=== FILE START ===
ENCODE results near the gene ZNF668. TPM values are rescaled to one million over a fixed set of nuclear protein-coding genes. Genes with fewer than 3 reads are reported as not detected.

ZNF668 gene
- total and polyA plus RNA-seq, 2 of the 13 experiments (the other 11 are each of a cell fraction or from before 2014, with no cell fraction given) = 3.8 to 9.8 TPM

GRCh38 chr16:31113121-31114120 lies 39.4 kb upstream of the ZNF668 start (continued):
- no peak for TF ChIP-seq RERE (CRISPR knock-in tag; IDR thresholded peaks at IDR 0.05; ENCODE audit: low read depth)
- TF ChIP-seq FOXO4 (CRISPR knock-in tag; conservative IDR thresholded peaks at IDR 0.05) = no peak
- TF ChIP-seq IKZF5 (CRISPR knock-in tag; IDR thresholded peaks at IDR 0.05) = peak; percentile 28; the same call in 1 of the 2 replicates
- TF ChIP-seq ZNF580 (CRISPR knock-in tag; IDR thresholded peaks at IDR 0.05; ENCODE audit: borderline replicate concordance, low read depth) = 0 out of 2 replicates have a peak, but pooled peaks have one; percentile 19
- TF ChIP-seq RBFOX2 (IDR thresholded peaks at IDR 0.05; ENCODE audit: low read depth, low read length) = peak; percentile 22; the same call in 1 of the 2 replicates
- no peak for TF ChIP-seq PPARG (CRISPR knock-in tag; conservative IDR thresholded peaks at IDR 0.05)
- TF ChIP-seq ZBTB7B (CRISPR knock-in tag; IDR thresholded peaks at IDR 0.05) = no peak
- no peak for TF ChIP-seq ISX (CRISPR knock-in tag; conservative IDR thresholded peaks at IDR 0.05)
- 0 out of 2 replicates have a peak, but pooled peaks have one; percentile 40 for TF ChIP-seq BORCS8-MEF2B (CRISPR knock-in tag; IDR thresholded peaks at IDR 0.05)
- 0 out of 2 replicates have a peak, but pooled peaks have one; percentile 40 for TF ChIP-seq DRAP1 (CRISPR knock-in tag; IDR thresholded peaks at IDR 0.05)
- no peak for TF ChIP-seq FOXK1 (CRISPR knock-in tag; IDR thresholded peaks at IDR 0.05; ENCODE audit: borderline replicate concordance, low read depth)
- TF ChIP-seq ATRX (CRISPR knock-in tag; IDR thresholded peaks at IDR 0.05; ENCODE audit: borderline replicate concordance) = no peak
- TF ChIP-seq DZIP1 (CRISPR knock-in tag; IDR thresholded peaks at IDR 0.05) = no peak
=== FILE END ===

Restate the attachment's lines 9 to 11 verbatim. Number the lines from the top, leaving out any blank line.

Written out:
- TF ChIP-seq RBFOX2 (IDR thresholded peaks at IDR 0.05; ENCODE audit: low read depth, low read length) = peak; percentile 22; the same call in 1 of the 2 replicates
- no peak for TF ChIP-seq PPARG (CRISPR knock-in tag; conservative IDR thresholded peaks at IDR 0.05)
- TF ChIP-seq ZBTB7B (CRISPR knock-in tag; IDR thresholded peaks at IDR 0.05) = no peak